Creator |
Ter Beek, Leon Christiaan |
Date Issued | 1994 |
Description | NMR spectroscopy and dynamics of small solute molecules dissolved in several nematic liquid crystals provided insights toward a better understanding of nematogens. Expressions for all possible spin-relaxation rates for dideuterium are given. Exper- imentally obtained Zeeman relaxation rates in several liquid crystals were fitted to the expression for the Zeeman relaxation rate, and correlation times were thus obtained. From our study of the dynamics of dideuterium in nematic liquid crystals it was also found that ortho and para dideuterium have different relaxation rates due to the inter- ference of the dipolar and quadrupolar coupling constants and their spectral densities. The Zeeman relaxation rates of dideuterium show no liquid crystal solvent effect. Three different solute molecules with a single bond of rotation have been investigated in a special zero-electric field gradient nematic mixture: furfural, 2-chlorobenzaldehyde, and 2,2’-dithiophene. Dipolar coupling constants measured from NMR experiments are reported for these solutes and discussed in terms of the order parameters and conformer probabilities. In the course of the analysis a new geometry for 2,2’-dithiophene has been found. The spectrum of propane has been analyzed with the use of Multiple-Quantum NMR. Dipolar coupling constants of ethane, propane, benzene, 1 ,3,5-trifluorobenzene, hexaflu- orobenzene, and 1 ,3,5-trichlorobenzene as an internal reference for liquid crystal orient- tation, as solutes in three different nematic liquid crystals, were obtained from NMR spectra. The results are discussed in terms of orientation and solute—solvent interactions and especially the long-range molecular quadrupole moment—mean electric field gradi- ent interaction. A method for obtaining molecular quadrupole moments of solutes in nematic liquid crystals is discussed. The molecular quadrupole moment—mean electric field gradient interaction contributes to the orientation potential of these small alkanes and benzenes and will contribute to the orientation of alkyl chains and aromatic cores of nematogens as well. |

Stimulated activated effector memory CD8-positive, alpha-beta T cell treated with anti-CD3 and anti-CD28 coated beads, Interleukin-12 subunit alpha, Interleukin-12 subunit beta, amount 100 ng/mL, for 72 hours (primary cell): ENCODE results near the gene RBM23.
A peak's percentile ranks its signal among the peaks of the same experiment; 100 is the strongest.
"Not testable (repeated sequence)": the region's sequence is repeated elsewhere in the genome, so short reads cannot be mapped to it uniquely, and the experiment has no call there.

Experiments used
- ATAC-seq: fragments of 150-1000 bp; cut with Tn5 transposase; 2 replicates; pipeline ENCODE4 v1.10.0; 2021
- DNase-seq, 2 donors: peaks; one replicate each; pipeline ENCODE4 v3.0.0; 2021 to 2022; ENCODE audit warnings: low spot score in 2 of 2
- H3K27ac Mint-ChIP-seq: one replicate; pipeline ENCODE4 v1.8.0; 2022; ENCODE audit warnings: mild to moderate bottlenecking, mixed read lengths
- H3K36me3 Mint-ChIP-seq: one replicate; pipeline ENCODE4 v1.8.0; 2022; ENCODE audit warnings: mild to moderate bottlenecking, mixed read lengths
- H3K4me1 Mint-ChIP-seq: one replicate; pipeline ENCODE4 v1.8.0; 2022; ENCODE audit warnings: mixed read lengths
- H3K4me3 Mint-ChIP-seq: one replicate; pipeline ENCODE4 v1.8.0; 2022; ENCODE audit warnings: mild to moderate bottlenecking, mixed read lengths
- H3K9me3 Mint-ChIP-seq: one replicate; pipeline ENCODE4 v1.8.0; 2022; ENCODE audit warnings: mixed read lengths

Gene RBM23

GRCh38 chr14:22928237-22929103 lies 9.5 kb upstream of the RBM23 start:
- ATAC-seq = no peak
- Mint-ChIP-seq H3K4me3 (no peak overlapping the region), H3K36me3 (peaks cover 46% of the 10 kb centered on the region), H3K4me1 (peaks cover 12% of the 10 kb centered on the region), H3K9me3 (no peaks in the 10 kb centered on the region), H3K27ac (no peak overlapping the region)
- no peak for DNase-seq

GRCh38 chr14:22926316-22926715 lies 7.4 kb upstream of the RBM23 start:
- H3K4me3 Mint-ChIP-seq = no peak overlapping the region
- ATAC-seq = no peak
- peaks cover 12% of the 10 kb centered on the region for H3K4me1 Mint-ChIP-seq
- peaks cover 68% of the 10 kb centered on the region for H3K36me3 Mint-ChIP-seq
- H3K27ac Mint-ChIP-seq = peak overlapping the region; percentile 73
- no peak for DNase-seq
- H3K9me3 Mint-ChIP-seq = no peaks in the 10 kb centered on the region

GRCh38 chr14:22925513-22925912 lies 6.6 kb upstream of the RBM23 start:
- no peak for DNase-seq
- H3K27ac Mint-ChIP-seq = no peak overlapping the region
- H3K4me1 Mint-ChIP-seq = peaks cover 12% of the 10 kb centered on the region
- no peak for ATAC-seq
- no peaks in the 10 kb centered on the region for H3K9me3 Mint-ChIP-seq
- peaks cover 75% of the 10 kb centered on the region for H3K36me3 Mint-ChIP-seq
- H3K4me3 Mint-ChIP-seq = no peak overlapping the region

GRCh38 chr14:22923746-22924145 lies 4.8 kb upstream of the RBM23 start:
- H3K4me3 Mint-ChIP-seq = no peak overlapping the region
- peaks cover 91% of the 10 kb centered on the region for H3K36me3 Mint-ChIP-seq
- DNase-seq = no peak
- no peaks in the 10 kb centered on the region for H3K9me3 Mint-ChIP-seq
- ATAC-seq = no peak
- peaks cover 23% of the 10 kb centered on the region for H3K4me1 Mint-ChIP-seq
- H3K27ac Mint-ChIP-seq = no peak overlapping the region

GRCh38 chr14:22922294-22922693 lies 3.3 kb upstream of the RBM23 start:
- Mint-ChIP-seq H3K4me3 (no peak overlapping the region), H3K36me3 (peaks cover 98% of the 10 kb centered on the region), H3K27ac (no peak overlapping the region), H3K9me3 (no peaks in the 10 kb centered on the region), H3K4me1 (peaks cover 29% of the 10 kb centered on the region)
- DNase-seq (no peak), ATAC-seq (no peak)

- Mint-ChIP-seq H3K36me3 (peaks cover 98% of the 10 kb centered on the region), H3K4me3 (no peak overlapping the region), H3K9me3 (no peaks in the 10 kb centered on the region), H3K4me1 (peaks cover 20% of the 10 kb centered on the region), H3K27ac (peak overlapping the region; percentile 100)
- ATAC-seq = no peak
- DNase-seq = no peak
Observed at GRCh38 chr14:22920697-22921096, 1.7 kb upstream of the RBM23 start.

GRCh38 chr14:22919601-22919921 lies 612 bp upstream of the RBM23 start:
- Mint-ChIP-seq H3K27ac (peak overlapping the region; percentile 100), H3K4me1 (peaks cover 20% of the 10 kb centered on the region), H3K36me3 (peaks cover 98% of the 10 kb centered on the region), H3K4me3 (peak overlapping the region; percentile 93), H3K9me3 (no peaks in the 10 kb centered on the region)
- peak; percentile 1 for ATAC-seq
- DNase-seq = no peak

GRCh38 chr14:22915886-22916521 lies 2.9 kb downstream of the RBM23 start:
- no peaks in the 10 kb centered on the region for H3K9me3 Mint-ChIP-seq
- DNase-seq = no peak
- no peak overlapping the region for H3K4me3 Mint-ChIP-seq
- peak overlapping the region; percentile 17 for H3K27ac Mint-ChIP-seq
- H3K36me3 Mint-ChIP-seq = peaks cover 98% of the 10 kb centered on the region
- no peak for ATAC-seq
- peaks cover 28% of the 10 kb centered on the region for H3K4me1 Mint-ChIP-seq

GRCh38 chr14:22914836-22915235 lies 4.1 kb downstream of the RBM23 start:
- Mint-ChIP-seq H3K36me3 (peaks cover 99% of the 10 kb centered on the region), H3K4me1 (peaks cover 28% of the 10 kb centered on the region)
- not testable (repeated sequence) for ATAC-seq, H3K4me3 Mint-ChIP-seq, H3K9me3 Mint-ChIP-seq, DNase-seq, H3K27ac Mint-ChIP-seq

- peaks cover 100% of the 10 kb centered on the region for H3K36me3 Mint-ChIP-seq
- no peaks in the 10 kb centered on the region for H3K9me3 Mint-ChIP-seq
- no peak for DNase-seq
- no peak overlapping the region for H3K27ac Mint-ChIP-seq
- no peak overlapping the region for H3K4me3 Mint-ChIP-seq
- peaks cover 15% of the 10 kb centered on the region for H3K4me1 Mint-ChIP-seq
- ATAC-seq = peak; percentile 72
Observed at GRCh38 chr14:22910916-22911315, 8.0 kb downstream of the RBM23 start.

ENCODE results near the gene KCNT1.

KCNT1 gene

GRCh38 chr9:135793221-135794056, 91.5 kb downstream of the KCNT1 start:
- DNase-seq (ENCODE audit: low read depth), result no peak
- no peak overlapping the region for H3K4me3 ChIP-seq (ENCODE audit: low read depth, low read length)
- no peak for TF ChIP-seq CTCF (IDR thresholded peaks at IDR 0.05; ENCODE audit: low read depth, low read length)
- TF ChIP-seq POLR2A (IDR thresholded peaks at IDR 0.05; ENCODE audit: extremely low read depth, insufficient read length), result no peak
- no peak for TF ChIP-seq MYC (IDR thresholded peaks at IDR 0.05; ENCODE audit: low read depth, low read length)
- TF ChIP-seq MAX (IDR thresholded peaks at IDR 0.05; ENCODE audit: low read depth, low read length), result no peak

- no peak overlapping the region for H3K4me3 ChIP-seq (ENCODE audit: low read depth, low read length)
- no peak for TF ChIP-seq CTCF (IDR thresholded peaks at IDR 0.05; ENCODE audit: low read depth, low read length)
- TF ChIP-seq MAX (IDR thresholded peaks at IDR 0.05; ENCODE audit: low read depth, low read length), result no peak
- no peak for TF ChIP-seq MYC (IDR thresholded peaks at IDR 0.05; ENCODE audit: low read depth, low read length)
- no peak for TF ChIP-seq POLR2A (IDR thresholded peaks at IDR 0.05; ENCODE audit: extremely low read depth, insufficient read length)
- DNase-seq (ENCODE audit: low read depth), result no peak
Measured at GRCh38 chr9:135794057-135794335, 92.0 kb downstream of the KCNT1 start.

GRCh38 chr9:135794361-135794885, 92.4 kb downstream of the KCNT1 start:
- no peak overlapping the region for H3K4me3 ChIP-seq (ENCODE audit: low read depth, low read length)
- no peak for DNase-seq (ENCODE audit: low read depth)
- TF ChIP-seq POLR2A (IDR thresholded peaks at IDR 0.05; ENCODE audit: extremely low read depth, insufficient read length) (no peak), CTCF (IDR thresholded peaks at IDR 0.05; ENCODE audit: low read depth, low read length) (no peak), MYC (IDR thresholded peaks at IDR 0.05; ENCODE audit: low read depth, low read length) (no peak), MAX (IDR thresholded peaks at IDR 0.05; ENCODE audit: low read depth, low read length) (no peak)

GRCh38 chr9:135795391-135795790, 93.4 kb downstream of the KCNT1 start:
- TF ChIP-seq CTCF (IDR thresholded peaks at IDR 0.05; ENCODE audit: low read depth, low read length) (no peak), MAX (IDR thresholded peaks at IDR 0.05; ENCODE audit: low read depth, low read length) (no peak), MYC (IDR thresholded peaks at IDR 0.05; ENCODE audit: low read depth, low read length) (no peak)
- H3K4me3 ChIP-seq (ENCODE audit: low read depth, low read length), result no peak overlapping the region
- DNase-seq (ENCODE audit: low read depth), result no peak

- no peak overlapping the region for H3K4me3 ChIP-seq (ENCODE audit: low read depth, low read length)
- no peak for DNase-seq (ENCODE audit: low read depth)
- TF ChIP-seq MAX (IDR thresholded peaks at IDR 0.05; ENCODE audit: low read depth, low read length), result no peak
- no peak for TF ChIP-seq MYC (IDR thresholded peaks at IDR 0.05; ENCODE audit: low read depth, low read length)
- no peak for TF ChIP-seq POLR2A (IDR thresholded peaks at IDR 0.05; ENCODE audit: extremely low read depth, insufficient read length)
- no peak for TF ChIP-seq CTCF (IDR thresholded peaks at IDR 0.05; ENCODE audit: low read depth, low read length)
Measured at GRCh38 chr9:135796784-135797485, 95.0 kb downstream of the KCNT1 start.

Extent | 2250202 bytes |
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Thesis/Dissertation |
Type |
Text |
File Format | application/pdf |
Language | eng |
Date Available | 2009-06-05 |
Provider | Vancouver : University of British Columbia Library |
Rights | For non-commercial purposes only, such as research, private study and education. Additional conditions apply, see Terms of Use https://open.library.ubc.ca/terms_of_use. |
DOI | 10.14288/1.0059644 |
URI | http://hdl.handle.net/2429/8845 |
Degree |
Doctor of Philosophy - PhD |
Program |
Chemistry |
Affiliation |
Science, Faculty of Chemistry, Department of |
Degree Grantor | University of British Columbia |
Graduation Date | 1994-05 |
Campus |
UBCV |
Scholarly Level | Graduate |